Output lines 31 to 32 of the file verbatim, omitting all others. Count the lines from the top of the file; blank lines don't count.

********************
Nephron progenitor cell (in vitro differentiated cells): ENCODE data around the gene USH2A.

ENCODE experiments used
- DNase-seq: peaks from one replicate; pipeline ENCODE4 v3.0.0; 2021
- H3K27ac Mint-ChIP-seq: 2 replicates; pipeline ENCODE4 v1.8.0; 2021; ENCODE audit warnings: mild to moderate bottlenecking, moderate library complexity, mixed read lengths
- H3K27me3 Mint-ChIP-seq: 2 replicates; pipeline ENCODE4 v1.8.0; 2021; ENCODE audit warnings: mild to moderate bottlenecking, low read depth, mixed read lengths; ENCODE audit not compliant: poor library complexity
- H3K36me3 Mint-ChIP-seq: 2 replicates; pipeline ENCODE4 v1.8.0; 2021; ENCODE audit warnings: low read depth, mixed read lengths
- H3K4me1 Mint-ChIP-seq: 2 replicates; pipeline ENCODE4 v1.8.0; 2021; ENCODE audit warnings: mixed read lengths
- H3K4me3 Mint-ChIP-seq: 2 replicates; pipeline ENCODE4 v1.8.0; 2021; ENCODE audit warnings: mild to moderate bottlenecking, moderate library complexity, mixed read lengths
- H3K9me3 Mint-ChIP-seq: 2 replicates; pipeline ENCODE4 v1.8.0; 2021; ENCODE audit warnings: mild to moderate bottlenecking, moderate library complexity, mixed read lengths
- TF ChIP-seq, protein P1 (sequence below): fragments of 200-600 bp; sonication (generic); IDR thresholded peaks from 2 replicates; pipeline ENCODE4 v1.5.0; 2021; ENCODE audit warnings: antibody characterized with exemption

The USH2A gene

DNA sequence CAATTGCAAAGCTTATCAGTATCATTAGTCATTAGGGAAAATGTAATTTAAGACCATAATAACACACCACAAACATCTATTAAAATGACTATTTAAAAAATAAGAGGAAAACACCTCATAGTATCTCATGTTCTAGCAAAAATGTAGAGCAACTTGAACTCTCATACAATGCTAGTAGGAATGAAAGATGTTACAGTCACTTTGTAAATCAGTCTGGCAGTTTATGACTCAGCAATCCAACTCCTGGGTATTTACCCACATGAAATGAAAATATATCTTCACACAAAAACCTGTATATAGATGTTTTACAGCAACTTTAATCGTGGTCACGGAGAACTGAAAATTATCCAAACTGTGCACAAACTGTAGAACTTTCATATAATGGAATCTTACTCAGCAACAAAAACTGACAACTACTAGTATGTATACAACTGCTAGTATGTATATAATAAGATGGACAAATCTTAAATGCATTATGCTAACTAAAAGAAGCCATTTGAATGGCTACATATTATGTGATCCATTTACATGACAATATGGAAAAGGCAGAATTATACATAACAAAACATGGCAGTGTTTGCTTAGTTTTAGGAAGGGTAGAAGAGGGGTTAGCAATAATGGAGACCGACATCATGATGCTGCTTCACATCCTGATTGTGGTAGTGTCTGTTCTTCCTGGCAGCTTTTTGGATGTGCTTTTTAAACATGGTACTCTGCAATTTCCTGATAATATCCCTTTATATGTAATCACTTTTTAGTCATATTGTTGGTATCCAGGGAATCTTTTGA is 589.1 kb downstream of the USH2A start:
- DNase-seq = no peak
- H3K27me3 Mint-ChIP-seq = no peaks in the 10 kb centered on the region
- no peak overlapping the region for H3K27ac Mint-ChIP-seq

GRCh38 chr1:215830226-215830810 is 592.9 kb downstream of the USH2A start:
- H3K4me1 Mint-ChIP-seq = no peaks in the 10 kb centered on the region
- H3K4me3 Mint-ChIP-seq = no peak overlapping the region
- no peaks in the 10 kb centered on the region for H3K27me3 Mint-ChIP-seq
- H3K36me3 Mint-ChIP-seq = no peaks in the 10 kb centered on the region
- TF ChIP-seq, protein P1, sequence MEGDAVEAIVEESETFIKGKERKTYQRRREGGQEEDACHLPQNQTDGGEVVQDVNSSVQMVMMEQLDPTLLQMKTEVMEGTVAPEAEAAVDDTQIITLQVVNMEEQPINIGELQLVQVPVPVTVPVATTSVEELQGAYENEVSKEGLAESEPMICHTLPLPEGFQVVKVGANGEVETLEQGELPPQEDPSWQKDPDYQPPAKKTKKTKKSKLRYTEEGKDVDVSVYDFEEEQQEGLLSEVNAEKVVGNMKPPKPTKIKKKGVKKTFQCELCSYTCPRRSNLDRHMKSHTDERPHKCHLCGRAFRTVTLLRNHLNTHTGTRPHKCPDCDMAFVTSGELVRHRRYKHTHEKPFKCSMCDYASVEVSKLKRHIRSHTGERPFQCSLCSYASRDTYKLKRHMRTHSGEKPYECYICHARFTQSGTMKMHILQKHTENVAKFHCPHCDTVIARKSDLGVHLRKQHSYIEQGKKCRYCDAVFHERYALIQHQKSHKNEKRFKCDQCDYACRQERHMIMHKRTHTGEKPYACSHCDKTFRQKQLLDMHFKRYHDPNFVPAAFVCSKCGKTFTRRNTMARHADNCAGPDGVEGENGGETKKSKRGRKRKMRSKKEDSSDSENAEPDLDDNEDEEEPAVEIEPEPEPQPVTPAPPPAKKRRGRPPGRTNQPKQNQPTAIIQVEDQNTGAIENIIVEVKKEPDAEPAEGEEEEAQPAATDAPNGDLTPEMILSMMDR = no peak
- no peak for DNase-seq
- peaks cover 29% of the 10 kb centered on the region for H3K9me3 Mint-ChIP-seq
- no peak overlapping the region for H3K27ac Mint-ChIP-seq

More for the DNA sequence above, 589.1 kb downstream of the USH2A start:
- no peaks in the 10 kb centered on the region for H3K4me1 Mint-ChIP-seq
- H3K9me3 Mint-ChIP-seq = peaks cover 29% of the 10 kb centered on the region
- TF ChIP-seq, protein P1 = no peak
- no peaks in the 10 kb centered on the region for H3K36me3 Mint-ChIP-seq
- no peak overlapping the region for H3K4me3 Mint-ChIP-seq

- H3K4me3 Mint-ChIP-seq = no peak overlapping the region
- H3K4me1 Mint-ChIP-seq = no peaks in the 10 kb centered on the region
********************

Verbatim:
- H3K4me3 Mint-ChIP-seq = no peak overlapping the region
- H3K4me1 Mint-ChIP-seq = no peaks in the 10 kb centered on the region